15. BruceS: Do you agree mathematics is a priori? And that some complex mathematical statements are not self-evident even though one has the relevant concepts and the statement is provable (and so true, at least mathematically-speaking). Hence if analytic implies self evident, then not self-evident means not analytic.

    I am reminded of a story told about Hermann Weyl, though it has probably been told of other mathematicians.

    According to the story, Weyl was teaching a class at Princeton. As part of his lecture he said “It is obvious that …” (the details of “…” don’t matter here).

    A student interrupted him, and asked “Is it really obvious?”

    Weyl stopped, and appeared to be thinking. He scribbled some notes on the board (for his own use). This went on for 15 minutes.

    Then Weyl said “Yes, it is obvious”, and resumed the lecture where he had left off.

  16. Neil Rickert: This is why I take the view that scientific theories are neither true nor false.

    A lot of discussion would be short circuited by realizing that science is useful rather than true.

    The use could be in advancing technology, or it could be in making better models possible. “Better” could be thought of a s circular were it not for the tendency for models eventually to become technology.

    I think of it as the argument from digital watches, after Douglas Adams.
    He was being ironic, perhaps doubly so.

  17. Is the notion of “self-evident” itself self-evident? If not, then claims that something is self-evident are debatable. Gödel showed problems with self-reference. Self-evident is likely a faulty notion given that it cannot reliably assert that anything self-evident exists. Why? The notion of “self-evident” itself is not self-evident. The whole “self-evident” crusade is a pointless sideshow.

    This was insightful:
    http://www.phy.duke.edu/~rgb/Philosophy/axioms/axioms/node27.html

    ….
    The last two elements – completeness and consistency – are fairly recent additions to logical and mathematical theory. In fact, there is a conflict of sorts between consistency and completeness, where a consistent system of more than a certain degree of complexity must be incomplete and contain statements that (for example) are true but cannot be proven, statements that are neither true nor false. Note that such a system can always be made to be complete by adding more axioms to specifically assign truth or falsity to these “ambiguous” or “self-contradictory” propositions but this, of course, generally can be done only at the expense of no longer being consistent.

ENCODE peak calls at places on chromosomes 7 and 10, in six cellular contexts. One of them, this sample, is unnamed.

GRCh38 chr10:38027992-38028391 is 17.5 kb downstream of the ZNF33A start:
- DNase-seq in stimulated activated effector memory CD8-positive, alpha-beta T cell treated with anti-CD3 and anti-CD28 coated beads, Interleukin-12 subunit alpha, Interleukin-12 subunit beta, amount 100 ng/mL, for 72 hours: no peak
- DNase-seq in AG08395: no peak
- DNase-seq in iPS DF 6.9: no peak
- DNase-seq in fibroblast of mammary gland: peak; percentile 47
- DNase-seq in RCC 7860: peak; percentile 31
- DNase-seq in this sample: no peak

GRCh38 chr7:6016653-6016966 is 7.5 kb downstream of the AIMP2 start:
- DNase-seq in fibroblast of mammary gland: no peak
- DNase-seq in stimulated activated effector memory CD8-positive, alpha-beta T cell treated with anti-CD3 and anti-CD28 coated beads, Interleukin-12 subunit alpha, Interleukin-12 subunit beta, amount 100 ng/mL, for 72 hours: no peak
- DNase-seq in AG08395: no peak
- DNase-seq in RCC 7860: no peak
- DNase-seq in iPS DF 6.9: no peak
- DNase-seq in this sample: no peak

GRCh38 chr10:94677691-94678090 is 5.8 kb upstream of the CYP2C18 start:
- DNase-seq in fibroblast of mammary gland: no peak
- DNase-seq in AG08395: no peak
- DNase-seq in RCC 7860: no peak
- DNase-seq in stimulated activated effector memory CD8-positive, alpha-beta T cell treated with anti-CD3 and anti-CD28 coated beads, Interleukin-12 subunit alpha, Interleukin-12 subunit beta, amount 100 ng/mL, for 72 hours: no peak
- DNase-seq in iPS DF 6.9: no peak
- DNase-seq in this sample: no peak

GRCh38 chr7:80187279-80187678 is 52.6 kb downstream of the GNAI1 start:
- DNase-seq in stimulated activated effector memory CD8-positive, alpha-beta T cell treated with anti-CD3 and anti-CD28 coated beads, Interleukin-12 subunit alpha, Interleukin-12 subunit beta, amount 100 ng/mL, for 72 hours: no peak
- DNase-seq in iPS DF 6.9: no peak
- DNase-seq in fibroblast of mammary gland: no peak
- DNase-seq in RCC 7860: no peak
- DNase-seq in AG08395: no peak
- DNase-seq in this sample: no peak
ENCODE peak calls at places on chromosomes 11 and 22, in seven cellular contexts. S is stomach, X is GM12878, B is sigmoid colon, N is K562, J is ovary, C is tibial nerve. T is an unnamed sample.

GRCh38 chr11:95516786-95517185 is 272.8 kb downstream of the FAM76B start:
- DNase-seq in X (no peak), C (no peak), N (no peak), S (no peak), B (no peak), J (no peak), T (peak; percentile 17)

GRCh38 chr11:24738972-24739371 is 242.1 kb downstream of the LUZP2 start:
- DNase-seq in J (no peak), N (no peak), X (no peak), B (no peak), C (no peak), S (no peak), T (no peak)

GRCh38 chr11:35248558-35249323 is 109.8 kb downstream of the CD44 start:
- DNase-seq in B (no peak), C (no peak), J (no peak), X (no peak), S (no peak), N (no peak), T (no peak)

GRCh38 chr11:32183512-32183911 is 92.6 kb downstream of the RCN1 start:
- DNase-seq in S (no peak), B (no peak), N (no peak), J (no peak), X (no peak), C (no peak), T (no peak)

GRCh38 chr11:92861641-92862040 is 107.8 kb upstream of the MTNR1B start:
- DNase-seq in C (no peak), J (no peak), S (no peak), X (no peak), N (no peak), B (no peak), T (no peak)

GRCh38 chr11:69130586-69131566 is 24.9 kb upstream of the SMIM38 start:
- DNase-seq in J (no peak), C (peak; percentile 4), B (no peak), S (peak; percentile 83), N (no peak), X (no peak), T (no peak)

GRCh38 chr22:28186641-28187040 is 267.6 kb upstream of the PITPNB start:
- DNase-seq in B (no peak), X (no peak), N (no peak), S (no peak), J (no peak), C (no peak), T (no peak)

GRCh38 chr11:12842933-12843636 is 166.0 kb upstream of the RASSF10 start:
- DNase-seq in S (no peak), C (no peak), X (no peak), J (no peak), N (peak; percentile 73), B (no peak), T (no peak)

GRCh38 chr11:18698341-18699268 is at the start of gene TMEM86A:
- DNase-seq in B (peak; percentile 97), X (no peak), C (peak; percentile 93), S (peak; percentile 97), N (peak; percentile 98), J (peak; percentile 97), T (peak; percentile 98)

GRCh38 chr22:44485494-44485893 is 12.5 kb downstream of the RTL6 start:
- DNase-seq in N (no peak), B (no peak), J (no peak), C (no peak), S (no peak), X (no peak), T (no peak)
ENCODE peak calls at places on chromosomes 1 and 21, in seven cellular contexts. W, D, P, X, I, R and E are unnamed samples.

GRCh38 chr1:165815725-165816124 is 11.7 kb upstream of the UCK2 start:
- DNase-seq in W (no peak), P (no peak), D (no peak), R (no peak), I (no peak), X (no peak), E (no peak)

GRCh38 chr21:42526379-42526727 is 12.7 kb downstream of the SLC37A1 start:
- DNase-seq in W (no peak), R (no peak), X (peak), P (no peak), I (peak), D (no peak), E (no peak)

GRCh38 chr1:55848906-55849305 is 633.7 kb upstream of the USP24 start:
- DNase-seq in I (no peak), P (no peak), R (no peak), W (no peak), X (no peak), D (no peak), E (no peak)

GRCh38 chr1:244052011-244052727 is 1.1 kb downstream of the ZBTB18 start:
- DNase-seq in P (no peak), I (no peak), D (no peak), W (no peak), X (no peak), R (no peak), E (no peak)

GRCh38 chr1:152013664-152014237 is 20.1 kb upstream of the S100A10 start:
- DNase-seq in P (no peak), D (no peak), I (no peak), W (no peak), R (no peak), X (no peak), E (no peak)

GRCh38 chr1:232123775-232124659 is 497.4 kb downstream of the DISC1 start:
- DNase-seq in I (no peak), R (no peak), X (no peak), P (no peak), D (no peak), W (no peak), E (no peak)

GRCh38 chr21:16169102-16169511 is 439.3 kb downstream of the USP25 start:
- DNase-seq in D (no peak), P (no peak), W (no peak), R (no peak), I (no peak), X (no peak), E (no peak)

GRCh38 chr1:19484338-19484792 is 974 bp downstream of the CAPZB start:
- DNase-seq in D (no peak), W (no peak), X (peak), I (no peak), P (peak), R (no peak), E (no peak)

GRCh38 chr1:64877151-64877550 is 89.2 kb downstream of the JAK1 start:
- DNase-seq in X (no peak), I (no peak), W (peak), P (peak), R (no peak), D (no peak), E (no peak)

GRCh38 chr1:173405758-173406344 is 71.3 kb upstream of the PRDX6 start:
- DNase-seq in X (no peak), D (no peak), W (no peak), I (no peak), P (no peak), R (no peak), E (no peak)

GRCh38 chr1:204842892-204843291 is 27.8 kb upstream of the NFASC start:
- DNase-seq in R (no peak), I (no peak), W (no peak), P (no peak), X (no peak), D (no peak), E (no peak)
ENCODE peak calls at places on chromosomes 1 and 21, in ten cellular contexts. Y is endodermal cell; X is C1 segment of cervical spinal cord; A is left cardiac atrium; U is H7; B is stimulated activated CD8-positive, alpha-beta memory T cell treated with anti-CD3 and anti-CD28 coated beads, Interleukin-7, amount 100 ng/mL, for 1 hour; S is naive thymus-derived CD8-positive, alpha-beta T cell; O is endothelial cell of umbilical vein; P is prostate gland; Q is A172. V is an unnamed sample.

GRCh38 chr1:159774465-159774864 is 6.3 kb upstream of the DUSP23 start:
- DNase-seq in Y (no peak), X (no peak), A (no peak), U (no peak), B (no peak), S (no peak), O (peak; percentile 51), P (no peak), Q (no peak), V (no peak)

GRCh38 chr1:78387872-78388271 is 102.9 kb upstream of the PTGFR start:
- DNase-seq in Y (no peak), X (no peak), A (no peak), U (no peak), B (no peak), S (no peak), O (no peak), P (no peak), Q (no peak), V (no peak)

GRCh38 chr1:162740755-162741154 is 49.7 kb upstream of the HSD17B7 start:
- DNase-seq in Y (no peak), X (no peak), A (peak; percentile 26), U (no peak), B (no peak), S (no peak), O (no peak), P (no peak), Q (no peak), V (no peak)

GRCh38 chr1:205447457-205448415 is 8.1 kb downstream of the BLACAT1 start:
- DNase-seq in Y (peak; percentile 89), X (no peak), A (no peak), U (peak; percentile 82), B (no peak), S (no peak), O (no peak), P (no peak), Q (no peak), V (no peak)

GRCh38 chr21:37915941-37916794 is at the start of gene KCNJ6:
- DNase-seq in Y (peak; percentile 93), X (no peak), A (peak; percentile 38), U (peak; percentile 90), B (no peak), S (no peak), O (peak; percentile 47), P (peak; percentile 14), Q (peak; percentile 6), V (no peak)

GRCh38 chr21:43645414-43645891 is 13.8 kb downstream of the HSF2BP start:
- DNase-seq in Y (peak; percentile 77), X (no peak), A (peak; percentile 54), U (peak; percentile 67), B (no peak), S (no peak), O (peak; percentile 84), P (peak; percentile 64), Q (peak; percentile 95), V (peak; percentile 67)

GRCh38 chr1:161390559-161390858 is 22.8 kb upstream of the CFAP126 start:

This leads us in the most natural of ways to Gödel, who was the primary logician responsible for proving that logic is a tragically flawed tool even for the purpose of guiding abstract reasoning, let alone for fulfilling the rationalists’ dream of deducing the True Nature of Being from Reason Alone.

  18. Kantian Naturalist:
    The problem is that every self-evident truth — whether mathematical, physical, or moral — is self-evident only from within the overall conceptual framework in terms of which the self-evident truth makes any sense in the first place.

    This is not a problem at all. This is how it should be. E.g. “2+2=4” should be self-evident to you, and not to your dog – that’s the difference between you and your dog. It’s a rather important defining difference. There are good reasons why “self-evidence” should not be blown out of proportions.

    Kantian Naturalist:
    Therefore, no appeal to self-evident truths can help us determine which conceptual framework, out of the plurality with which we can confronted, is the right one — if any of them is, or if “correctness” even makes sense here at all.

    And from this you apparently draw the conclusion that “correctness” cannot be had at all, ever. This only makes sense if you assume that the standard of truth should be your dog, not yourself.

  19. Neil Rickert: I am reminded of a story told about Hermann Weyl, though it has probably been told of other mathematicians.

    I think you’ve referenced that story before. But I still appreciate it.

    It reminds me of the story of von Neumann and a problem (of a bird flying between converging trains or similar) which could be solved quickly by seeing a “trick” or more slowly by summing an infinite series.

    When the problem was posed to von Neumann, he answered quickly.

    The person posing the problem said that he was surprised, since mathematicians tended to automatically choose the slow approach by summing an infinite series.

    von Neumann’s reply: “There is another way?”

  20. My take is that “self-evident” is a rhetorical device intended to shut out questioning on the truth of what is asserted.

    My sentiments exactly. Here is an alternate definition of “self-evident truth”.

    An assertion that if not professed by someone will invite labeling and demonizing of them as stupid, insane, liars, etc.

  21. Neil Rickert: No, it isn’t.

    My take is that “self-evident” is a rhetorical device intended to shut out questioning on the truth of what is asserted.

    You mean like calling something one disagrees with “sophistimacated bullshit”?

  22. Colin I see that you have got embroiled with Barry again on this subject. I didn’t expect him to move beyond “You are nuts/stupid/lying if you disagree with me”.

    One thing that interests me is the assumption that you somehow have to subscribe to the laws of logic to be rational. This suggests that particular deductions are true because they are examples of general rules.  If I state that Barry is either crazy or not crazy, then is it true because of the law of the excluded middle or do I just accept the specific statement as rather obviously true? To put it another way – do I have to accept that it is always true that either A or ~A before I can have a rational discussion about a specific case where I happen to assert either A or ~A.

    I don’t think it makes sense to say that specific deductions are true because of the laws of logic because it leads to a kind of circularity/infinite regress.

    Statement A: Barry is either crazy or not crazy.

    Why?

    Because A is an example of the law of the excluded middle and the law of the excluded middle is always true?

    But this is itself a specific deduction (of the form all X’s are Ys, A is an X, therefore A is a Y). So what general law makes this true?